Wyschnegradsky, Ivan (Alexandrovich)
Wyschnegradsky, Ivan (Alexandrovich)
Wyschnegradsky, Ivan (Alexandrovich) , Russian composer, master of microtonal music; b. St. Petersburg, May 16, 1893; d. Paris, Sept. 29, 1979. He studied composition with Nikolai Sokoloff at the St. Petersburg Cons., and in 1920 settled in Paris. He devoted virtually his entire musical career to the exploration and creative realization of music in quarter tones and other microtonal intervals. He had a quarter tone piano constructed for him, and also publ. a guide, Manuel d’harmonie à quarts de ton (Paris, 1932). On Nov. 10,1945, he presented in Paris a concert of his music, at which he conducted the first performance of his Cosmos for 4 Pianos, with each pair tuned at quarter tones. Bruce Mather took interest in Wyschnegradsky’s music and gave a concert of his works at McGill Univ. in Montreal that included 3 premieres (Feb. 10,1977). With the exception of these rare concerts, Wyschnegradsky remains a figure of legend; few performances of his music are ever given in Europe or North America. He regarded his La Journée de l’existence for Narrator, Orch., and Chorus ad libitum (to his own text; 1916-17; rev. 1927 and 1940) as his germinal work, opening the path to microtonal harmony; he dated this “awakening to ultrachromaticism” as having occurred on Nov. 7,1918. At his death, he left sketches for a short opera in 5 scenes, L’Éternel Étranger, begun in 1939 but never completed. Also unfinished was the ambitious Polyphonie spatiale.
(all in quarter tones unless otherwise given): La Journée de l’existence for Narrator, Orch., and Chorus ad libitum (1916-17; rev. 1927 and 1940); Chant douloureux et étude for Violin and Piano (1918); 7 Variations on the Note C for 2 Pianos (1918-20; perf. in 1945 as 5 Variations; then 2 more were added); Chant funebre for Strings and 2 Harps (1922); Chant nocturne for Violin and 2 Pianos (1923; rev. 1972); 2 string quartets (1924; 1931-32); 2 Choruses for Voices and 4 Pianos (1926); Prelude et fugue sur un chant de l’Evangile rouge for String Quartet (1927); Prélude et Danse for 2 Pianos (1928); Ainsi parlait Zarathoustra for Orch. (1929-30; arr. for 4 Pianos, 1936); 2 ¿fudes de concert for Piano (1931; arr. for 2 Pianos, 1936); Étude en forme de scherzo for 2 Pianos (1932); Prélude et Fugue for 2 Pianos (1933); 24 préludes for 2 Pianos (1934; rev. 1958-60); 4 Fragments symphoniques for 4 Pianos (1934, final version, 1968; 1937; 1946; 1956); Le Mot for Soprano and Piano (1935; half-tones); Linnite, pantomime for 3 Women’s Voices and 4 Pianos (1937); Acte chorégraphique for Bass-baritone, Chorus, and 4 Pianos (1938-0; rev. 1958-59); Cosmos for 4 Pianos (1940; suppressed); Prélude et Fugue for 3 Pianos (1945); 2 Fugues for 2 Pianos (1951); 5 variations sans thème et conclusion for Orch. (1951-52); Sonate en un mouvement for Viola and 2 Pianos (1956; suppressed); Transparences I and 71 for Ondes Martenot and 2 Pianos (1956, 1963); Arc-en-ciel for 6 Pianos (1956); Étude sur le carré magique sonore for Piano (1956; based on the “magic square” principle of cyclical structure, written in a tempered scale without quarter tones); Étude tricesimoprimal for Fokker-organ (1959; for the Dutch physicist Adriaan Fokker’s 31-tone organ); Composition for String Quartet (1960); 2 pièces for Microtonal Piano (1960); Étude sur les mouvements rotatoires for 4 Pianos (1961; orchestrated 1964); 2 Compositions: No. 1 for 3 Pianos and No. 2 for 2 Pianos (1962); Prélude et étude for Microtonal Piano (1966); Intégrations for 2 Pianos (1967); Symphonie en un mouvement for Orch. (1969); Dialogues à trois for 3 Pianos (1973-74; sixth tones).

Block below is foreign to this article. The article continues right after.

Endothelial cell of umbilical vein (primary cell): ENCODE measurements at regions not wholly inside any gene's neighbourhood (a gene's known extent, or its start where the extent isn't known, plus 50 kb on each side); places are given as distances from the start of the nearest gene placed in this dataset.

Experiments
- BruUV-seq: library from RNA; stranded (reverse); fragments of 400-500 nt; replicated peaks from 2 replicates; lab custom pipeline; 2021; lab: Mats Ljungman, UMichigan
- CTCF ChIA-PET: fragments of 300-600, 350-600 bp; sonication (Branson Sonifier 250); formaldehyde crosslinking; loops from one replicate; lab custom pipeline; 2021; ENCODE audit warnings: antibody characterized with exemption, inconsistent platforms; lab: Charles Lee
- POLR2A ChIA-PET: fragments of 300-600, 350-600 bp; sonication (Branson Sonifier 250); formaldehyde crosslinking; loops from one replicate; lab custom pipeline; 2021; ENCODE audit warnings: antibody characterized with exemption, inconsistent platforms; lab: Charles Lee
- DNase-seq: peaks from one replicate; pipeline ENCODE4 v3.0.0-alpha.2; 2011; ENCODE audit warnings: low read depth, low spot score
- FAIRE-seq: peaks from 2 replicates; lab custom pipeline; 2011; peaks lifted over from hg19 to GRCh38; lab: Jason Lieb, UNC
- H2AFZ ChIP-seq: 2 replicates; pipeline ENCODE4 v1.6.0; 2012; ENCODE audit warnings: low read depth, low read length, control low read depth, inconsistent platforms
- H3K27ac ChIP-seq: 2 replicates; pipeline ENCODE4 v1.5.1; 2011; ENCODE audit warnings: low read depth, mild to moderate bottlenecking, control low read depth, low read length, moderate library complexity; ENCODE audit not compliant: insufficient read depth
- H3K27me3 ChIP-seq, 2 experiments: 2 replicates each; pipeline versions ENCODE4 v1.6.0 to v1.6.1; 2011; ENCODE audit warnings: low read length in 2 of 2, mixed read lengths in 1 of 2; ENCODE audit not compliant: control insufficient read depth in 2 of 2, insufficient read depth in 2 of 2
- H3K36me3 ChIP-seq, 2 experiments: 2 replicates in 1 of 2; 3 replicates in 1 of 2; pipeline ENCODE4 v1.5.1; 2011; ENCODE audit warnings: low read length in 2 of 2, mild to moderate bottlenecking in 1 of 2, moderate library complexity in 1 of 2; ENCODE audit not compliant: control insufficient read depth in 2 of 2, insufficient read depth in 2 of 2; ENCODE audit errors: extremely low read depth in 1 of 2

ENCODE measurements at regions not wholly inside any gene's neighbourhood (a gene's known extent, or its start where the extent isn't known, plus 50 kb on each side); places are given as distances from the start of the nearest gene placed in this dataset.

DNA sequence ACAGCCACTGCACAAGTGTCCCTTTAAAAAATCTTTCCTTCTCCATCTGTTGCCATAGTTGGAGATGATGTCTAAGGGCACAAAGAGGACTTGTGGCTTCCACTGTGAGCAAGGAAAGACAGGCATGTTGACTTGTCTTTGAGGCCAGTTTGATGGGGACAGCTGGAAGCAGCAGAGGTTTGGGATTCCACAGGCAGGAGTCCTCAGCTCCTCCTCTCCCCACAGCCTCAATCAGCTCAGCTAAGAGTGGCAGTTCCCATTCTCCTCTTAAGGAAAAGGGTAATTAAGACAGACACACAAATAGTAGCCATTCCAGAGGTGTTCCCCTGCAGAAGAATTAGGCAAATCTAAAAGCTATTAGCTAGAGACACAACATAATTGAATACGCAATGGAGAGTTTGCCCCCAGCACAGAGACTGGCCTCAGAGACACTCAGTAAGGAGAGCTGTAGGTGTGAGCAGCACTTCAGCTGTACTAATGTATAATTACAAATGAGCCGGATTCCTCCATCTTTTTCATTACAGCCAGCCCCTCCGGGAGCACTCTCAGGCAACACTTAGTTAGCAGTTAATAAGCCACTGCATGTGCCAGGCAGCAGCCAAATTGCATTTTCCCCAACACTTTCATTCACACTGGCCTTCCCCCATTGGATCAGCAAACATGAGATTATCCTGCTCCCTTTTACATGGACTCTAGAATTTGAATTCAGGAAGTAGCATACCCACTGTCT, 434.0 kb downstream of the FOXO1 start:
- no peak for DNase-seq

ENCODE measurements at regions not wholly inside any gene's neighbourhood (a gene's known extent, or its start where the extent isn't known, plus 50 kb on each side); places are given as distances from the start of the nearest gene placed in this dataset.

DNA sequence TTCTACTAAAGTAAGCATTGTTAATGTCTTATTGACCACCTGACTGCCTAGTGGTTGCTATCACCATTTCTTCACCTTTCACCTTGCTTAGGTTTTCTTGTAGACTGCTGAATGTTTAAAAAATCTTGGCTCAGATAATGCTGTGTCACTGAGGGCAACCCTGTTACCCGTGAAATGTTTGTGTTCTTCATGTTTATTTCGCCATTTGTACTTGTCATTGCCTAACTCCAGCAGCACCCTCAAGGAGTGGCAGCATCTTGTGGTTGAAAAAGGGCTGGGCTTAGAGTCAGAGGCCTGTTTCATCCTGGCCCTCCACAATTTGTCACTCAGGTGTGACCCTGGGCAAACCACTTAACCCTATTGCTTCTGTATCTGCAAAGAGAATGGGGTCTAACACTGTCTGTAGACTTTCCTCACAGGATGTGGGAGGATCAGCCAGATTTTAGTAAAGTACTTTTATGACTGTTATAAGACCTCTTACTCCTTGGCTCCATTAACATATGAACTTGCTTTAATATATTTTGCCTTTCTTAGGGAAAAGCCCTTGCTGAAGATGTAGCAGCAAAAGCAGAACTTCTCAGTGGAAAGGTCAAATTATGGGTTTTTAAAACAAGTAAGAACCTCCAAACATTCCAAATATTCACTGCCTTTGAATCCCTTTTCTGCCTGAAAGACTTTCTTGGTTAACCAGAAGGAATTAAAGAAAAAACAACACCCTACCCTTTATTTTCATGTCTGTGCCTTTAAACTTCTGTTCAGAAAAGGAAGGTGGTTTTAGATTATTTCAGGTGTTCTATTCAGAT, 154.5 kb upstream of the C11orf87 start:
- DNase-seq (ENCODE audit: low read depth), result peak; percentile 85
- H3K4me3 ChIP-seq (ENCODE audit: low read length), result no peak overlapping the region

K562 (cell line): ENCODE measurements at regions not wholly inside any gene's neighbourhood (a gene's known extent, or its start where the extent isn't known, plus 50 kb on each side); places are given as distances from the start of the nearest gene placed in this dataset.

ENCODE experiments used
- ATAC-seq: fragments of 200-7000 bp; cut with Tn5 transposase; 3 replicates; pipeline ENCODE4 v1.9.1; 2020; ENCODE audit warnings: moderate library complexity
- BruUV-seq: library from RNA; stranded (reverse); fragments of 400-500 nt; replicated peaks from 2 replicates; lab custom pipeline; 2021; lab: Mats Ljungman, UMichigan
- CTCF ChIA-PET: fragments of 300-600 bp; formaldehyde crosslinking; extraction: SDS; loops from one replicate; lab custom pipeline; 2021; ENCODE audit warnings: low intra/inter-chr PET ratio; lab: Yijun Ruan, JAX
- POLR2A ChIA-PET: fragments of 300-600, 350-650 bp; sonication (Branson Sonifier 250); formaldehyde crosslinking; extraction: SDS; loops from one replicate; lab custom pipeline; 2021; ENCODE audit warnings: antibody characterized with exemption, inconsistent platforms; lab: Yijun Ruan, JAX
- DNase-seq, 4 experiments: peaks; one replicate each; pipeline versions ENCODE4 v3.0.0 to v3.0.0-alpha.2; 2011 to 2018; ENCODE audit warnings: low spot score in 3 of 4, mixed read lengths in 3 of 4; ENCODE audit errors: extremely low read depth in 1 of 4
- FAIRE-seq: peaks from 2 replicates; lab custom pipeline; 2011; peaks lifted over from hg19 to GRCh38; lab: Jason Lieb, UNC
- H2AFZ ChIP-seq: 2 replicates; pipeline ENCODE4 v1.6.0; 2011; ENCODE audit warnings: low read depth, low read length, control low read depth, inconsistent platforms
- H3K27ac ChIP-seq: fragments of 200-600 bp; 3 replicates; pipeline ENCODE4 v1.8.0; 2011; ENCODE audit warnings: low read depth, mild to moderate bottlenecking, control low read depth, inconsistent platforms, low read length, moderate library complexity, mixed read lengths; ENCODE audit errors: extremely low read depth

— Nicolas Slonimsky/Laura Kuhn /Dennis McIntire